While challenging, Kramer’s work at UCSF lacked the emotional
gratification music gave her. “I wasn’t passionate about it,” she says.
Creating a music school in Marin addressed both issues — her need to live
an emotionally compelling life and the needs of children on the margins
for commitment and success.
In 2005, Kramer secured a grant from her undergraduate alma mater,
Vassar College, that came with the mandate to “pursue a passion and/
or take a risk.” She took a yearlong sabbatical from her work at UCSF to
devote herself “to becoming a musician again.”
“At the time, my [own] kids were pretty young. I’d wake up, I’d play
my oboe all day. It was great. The truth is I don’t think I could have done
ELM without [the grant]. I needed to reground myself in my passion for
music before I could turn my attention to the school.”
Shortly after her leave, Kramer took the first steps toward the creation
of ELM. She bought 15 plastic recorders for $5 apiece and began teaching
kids at San Pedro Elementary School in San Rafael and at what was then
called Pickleweed Park Community Center in the Canal.
She didn’t foresee what ELM has become — 120 students, 14 teachers;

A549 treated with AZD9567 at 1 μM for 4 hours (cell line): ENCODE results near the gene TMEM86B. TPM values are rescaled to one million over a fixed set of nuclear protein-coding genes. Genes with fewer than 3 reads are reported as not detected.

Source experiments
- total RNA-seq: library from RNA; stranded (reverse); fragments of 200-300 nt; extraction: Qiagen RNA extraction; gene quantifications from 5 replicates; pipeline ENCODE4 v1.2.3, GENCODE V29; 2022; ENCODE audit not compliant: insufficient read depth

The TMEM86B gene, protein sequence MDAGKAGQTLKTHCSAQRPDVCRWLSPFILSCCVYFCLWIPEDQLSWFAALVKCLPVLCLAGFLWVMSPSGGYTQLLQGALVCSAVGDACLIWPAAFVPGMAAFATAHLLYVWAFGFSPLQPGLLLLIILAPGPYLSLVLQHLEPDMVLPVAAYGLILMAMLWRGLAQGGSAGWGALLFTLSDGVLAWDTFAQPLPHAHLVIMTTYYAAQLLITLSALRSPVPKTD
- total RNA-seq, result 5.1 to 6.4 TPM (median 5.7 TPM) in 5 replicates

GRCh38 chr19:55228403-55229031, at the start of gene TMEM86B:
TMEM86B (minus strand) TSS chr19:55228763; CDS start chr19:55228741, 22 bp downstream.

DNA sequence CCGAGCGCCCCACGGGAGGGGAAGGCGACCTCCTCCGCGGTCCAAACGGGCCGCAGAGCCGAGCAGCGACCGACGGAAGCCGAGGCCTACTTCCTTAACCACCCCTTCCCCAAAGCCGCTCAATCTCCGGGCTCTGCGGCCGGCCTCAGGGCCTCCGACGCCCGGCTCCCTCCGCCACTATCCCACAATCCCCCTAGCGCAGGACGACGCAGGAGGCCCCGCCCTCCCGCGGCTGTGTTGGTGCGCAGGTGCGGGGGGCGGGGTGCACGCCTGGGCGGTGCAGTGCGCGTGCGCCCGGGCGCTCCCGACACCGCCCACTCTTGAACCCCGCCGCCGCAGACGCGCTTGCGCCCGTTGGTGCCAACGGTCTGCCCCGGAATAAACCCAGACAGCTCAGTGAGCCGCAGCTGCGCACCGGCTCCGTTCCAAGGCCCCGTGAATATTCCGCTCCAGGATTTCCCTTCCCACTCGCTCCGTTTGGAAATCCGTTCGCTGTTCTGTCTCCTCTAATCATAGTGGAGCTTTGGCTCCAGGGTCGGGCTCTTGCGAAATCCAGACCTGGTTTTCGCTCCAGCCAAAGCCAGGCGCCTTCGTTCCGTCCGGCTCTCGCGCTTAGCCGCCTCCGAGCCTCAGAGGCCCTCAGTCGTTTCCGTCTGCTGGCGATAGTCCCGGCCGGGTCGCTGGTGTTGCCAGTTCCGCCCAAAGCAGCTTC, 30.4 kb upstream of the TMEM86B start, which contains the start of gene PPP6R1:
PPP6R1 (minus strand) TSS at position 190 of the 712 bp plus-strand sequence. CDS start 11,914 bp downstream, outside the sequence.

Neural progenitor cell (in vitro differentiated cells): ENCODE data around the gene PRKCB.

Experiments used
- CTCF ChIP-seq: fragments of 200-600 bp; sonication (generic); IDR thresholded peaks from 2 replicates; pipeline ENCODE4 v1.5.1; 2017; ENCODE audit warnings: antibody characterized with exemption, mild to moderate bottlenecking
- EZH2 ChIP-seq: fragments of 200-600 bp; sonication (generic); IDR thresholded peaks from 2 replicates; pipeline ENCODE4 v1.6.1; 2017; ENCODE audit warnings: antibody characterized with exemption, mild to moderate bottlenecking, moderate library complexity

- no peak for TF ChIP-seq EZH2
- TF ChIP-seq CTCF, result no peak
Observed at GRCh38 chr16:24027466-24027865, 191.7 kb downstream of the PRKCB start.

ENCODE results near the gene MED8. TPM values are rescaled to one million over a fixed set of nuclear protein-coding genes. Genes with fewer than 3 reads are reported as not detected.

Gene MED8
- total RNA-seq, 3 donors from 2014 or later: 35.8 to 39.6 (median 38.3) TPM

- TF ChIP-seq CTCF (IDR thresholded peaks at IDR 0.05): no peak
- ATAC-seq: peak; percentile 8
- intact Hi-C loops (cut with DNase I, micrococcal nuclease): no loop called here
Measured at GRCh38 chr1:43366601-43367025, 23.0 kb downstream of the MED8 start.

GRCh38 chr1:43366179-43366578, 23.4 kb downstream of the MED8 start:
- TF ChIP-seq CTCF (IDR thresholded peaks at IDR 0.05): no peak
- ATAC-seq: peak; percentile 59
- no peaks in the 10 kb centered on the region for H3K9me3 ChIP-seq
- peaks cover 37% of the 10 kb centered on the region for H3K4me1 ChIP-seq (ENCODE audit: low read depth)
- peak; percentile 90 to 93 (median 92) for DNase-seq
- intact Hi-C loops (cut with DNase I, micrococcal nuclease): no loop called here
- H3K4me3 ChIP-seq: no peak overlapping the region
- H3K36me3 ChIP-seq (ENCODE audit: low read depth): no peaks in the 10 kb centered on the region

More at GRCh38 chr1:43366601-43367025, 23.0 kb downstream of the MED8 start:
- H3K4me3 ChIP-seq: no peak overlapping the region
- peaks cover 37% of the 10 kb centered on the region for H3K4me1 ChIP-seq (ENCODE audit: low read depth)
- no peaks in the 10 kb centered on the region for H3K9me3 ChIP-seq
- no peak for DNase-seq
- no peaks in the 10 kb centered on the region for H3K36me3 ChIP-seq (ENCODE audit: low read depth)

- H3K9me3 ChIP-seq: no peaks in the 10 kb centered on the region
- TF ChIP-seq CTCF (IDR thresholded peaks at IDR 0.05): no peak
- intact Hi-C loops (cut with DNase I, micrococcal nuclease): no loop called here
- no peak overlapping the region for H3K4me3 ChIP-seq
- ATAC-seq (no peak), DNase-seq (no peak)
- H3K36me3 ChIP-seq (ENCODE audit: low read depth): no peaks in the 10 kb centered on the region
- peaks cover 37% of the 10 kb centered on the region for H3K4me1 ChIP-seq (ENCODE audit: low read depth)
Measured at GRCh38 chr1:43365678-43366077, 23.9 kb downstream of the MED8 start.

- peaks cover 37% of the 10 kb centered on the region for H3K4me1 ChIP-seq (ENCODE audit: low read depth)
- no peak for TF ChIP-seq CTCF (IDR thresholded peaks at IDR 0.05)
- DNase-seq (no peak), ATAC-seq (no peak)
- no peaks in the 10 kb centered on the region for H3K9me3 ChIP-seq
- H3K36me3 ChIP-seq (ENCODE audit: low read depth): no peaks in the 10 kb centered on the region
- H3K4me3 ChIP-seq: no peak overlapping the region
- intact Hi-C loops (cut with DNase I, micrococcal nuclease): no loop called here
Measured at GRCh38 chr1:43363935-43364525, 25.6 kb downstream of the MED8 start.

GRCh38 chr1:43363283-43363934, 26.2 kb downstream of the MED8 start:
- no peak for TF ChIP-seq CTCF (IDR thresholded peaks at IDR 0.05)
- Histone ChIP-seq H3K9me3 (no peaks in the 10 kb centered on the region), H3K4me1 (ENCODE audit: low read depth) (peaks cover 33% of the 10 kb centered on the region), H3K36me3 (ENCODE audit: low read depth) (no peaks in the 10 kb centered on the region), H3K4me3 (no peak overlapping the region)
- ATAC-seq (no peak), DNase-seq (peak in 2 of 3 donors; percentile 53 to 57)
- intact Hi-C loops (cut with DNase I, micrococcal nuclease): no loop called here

at least eight classes a week in four locations (including a new six-room
space on Kerner Boulevard); a six-figure budget that pays for instruments
($800 a cello, $200–$400 a violin), transportation and salaries; and a
guest conductor from the Youth Orchestra Los Angeles who leads the
“I didn’t think it would be what it is now,” Kramer says. “I was happier
than I’d ever been just teaching music to kids who wouldn’t otherwise
have had the opportunity. I didn’t have this vision for creating orchestras.”
What opened Kramer’s eyes and led to the earliest iteration of ELM as
it is today happened in 2008 when she learned of El Sistema, the internationally acclaimed Venezuelan youth orchestra program created 43 years
ago by economist and composer Jose Antonio Abreu, who had the idea of
using classical music to improve the lives of poor children.
“When El Sistema jumped onto the international scene, I was already
doing the same things,” Kramer says — seeking “social justice through
music.” Suddenly, she envisioned a much grander program. “I applied
to the Marin Community Foundation and got a grant to start teaching
weekly violin classes.”
ELM has since grown incrementally, fueled by Kramer’s pursuit of
funding (“I love writing grant proposals”) and persistence. Over the
years, the program has added cellos and wind and brass instruments,
recruited top-notch teachers, and moved from performing in the commu-
nity center to assembling a full orchestra onstage at the Throckmorton
Theatre in Mill Valley.
If you had a family with two sisters, for
example, why would one get pregnant and drop
out of school and the other wouldn’t?